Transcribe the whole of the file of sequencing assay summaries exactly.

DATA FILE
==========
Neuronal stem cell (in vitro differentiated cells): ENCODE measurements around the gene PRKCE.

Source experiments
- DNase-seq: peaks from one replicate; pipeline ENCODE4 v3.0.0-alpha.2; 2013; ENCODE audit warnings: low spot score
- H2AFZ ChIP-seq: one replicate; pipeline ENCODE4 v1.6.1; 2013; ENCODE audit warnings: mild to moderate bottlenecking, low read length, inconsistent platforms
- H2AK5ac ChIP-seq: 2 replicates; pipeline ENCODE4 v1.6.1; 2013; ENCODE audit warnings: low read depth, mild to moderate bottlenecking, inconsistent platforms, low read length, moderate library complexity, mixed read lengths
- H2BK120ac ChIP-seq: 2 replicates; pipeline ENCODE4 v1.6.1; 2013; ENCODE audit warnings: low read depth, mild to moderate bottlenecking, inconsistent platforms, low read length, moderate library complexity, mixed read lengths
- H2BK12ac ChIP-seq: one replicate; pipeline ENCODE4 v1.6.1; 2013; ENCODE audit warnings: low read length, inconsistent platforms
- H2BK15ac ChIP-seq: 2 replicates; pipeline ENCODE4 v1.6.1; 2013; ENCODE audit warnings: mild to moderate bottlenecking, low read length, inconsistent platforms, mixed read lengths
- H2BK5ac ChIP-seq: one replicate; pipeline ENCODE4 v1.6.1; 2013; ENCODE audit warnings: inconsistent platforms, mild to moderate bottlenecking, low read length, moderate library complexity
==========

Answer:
Neuronal stem cell (in vitro differentiated cells): ENCODE measurements around the gene PRKCE.

Source experiments
- DNase-seq: peaks from one replicate; pipeline ENCODE4 v3.0.0-alpha.2; 2013; ENCODE audit warnings: low spot score
- H2AFZ ChIP-seq: one replicate; pipeline ENCODE4 v1.6.1; 2013; ENCODE audit warnings: mild to moderate bottlenecking, low read length, inconsistent platforms
- H2AK5ac ChIP-seq: 2 replicates; pipeline ENCODE4 v1.6.1; 2013; ENCODE audit warnings: low read depth, mild to moderate bottlenecking, inconsistent platforms, low read length, moderate library complexity, mixed read lengths
- H2BK120ac ChIP-seq: 2 replicates; pipeline ENCODE4 v1.6.1; 2013; ENCODE audit warnings: low read depth, mild to moderate bottlenecking, inconsistent platforms, low read length, moderate library complexity, mixed read lengths
- H2BK12ac ChIP-seq: one replicate; pipeline ENCODE4 v1.6.1; 2013; ENCODE audit warnings: low read length, inconsistent platforms
- H2BK15ac ChIP-seq: 2 replicates; pipeline ENCODE4 v1.6.1; 2013; ENCODE audit warnings: mild to moderate bottlenecking, low read length, inconsistent platforms, mixed read lengths
- H2BK5ac ChIP-seq: one replicate; pipeline ENCODE4 v1.6.1; 2013; ENCODE audit warnings: inconsistent platforms, mild to moderate bottlenecking, low read length, moderate library complexity